Portage Bay opened to Lummi clam diggers on a sunny afternoon in April for the first time since 2014 when the beds were closed because of fecal coliform contamination.

Closing 820 acres of shellfish beds from April through June left Lummi tribal members with no opportunity to harvest there during daylight hours.

“Now, when the sunny days and low daytime tides are here, our people will again be able to harvest shellfish from Portage Bay,” said Merle Jefferson, Lummi Natural Resources director. “While we cheer this success, there is more work to be done – as the current shellfish harvest closure during the fall period will remain in effect due to continued high levels of bacterial contamination during the fall.”

Elevated fecal coliform pollution in 2014 likely was caused by a combination of human, pet, livestock and wildlife waste. Lummi worked with federal, state and local agencies, and community partners to improve the water quality so that tribal members could resume their treaty-protected shellfish harvest.

“We are encouraged that recent water quality monitoring data from Portage Bay indicate that on-the-ground practices undertaken by individuals and agencies throughout the watershed have been successful in reducing fecal coliform contamination during the spring months,” Jefferson said.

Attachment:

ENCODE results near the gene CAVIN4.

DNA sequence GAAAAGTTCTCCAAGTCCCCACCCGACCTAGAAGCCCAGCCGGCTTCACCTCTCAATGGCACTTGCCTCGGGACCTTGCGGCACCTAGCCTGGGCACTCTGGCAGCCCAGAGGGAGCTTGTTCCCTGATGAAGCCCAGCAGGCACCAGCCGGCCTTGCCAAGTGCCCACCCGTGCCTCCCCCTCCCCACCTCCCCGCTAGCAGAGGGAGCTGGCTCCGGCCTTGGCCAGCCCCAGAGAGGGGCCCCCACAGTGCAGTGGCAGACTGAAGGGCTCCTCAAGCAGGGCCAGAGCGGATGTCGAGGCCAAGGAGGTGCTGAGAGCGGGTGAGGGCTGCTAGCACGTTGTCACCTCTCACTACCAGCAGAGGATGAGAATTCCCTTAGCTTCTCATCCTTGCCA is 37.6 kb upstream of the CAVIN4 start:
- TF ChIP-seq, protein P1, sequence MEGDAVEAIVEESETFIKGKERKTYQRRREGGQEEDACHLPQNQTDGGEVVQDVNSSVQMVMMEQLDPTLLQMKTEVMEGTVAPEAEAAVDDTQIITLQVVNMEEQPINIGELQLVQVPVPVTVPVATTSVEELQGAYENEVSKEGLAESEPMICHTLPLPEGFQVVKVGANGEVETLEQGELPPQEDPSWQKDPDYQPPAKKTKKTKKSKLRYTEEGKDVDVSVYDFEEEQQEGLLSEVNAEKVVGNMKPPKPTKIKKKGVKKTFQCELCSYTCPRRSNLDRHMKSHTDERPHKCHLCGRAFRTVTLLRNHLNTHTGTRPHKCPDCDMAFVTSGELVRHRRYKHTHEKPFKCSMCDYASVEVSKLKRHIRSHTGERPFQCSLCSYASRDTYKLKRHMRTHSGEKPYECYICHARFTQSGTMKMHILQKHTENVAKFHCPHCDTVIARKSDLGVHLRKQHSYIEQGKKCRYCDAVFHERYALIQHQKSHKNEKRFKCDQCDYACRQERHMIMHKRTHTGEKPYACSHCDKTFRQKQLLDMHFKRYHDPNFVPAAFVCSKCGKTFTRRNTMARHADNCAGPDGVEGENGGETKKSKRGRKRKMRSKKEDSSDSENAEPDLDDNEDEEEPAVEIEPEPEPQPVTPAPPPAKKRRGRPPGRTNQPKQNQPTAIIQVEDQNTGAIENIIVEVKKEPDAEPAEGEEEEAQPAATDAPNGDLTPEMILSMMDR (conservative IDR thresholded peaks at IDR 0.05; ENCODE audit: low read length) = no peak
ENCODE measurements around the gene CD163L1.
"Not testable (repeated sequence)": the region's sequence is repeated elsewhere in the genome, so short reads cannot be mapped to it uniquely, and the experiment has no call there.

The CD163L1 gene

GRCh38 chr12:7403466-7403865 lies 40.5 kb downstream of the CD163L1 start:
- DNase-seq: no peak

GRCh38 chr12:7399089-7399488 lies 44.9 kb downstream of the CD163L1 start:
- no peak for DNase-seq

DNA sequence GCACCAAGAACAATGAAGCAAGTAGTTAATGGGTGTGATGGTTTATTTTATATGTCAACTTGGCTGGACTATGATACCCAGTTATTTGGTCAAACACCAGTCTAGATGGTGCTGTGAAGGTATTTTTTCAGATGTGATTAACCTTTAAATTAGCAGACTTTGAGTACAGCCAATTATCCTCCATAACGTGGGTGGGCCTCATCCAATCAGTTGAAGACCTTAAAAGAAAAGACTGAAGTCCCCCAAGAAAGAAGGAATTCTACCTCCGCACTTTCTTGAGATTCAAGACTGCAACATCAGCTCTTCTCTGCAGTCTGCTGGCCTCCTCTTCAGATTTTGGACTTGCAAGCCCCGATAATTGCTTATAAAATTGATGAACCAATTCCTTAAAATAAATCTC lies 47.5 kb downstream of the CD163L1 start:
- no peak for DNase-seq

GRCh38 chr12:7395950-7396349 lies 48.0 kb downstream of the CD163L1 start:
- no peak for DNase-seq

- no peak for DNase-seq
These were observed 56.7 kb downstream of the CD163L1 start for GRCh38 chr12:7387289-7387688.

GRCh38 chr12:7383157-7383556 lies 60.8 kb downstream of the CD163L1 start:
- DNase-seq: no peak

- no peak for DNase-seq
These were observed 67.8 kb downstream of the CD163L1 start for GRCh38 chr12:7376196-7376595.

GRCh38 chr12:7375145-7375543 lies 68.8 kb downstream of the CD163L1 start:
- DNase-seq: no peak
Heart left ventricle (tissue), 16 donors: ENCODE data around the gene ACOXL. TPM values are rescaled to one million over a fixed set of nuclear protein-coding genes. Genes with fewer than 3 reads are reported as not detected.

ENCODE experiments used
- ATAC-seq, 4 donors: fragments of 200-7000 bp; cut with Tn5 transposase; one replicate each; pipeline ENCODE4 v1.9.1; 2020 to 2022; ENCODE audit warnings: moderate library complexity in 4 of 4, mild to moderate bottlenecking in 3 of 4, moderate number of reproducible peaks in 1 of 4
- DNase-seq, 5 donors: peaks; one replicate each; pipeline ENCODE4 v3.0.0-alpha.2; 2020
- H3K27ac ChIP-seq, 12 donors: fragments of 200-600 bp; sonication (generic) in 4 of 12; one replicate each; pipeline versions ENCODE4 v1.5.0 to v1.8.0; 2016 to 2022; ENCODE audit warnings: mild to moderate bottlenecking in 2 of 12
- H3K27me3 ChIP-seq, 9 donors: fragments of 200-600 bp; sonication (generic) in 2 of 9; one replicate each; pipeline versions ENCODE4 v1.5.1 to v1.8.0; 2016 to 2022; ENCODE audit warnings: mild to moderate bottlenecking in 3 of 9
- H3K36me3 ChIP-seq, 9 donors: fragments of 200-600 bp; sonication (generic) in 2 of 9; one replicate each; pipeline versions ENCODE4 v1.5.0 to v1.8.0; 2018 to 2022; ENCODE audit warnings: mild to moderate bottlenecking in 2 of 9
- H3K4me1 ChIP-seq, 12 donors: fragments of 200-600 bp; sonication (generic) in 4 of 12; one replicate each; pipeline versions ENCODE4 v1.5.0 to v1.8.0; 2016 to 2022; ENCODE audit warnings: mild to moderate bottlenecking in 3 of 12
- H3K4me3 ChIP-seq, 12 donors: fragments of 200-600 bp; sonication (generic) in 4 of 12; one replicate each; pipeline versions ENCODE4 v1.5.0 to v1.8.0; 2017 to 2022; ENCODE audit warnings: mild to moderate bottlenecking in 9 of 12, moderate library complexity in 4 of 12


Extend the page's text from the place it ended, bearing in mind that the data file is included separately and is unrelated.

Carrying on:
The Lummi Nation remains committed to working with community partners to improve water quality throughout the watershed.

“Over the course of our history, Portage Bay has been a place rich with marine life,” said Lummi Chairman Jay Julius. “Our traditional foods and subsistence way of life reinforces our culture and brings us together as a people.”

While failing septic systems and pet waste contribute to fecal coliform contamination, a major concern is manure from dairy cows discharged either directly or indirectly into the Nooksack River, which flows into Portage Bay. Whatcom County is home to more than 45,000 adult dairy cows, which can each generate 120 pounds of manure per day. When dairies store the waste in unlined lagoons, they can leak 900 gallons of manure into the ground every day, according to the federal Resource Conservation and Recovery Act.

In 2017, several Whatcom County farmers created the Portage Bay Partnership with Lummi, to develop a water quality improvement plan addressing manure management, improved manure storage, surface and groundwater monitoring, annual animal pen inspections and underground drain tile inspections.

“Farms are not wholly responsible for the contamination, but the farms that have joined the partnership are stepping forward as leaders in fixing it, and we hope others will follow their example,” Jefferson said.